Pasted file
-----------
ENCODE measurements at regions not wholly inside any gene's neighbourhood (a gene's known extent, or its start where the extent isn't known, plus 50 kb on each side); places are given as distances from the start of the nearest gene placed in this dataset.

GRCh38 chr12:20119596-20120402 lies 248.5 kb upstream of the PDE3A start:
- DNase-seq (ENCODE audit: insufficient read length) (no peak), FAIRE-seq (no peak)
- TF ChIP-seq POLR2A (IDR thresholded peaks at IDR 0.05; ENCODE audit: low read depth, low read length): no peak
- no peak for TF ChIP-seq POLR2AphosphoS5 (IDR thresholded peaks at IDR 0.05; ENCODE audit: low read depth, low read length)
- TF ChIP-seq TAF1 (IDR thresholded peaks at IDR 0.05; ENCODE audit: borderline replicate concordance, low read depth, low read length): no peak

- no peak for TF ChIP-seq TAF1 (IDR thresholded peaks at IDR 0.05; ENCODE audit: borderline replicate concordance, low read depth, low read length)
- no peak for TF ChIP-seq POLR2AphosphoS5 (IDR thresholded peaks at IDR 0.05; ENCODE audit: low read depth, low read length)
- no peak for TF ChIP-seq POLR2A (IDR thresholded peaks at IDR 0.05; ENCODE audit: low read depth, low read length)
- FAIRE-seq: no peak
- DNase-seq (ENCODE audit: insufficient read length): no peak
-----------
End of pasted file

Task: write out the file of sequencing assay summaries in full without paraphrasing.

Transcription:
ENCODE measurements at regions not wholly inside any gene's neighbourhood (a gene's known extent, or its start where the extent isn't known, plus 50 kb on each side); places are given as distances from the start of the nearest gene placed in this dataset.

GRCh38 chr12:20119596-20120402 lies 248.5 kb upstream of the PDE3A start:
- DNase-seq (ENCODE audit: insufficient read length) (no peak), FAIRE-seq (no peak)
- TF ChIP-seq POLR2A (IDR thresholded peaks at IDR 0.05; ENCODE audit: low read depth, low read length): no peak
- no peak for TF ChIP-seq POLR2AphosphoS5 (IDR thresholded peaks at IDR 0.05; ENCODE audit: low read depth, low read length)
- TF ChIP-seq TAF1 (IDR thresholded peaks at IDR 0.05; ENCODE audit: borderline replicate concordance, low read depth, low read length): no peak

- no peak for TF ChIP-seq TAF1 (IDR thresholded peaks at IDR 0.05; ENCODE audit: borderline replicate concordance, low read depth, low read length)
- no peak for TF ChIP-seq POLR2AphosphoS5 (IDR thresholded peaks at IDR 0.05; ENCODE audit: low read depth, low read length)
- no peak for TF ChIP-seq POLR2A (IDR thresholded peaks at IDR 0.05; ENCODE audit: low read depth, low read length)
- FAIRE-seq: no peak
- DNase-seq (ENCODE audit: insufficient read length): no peak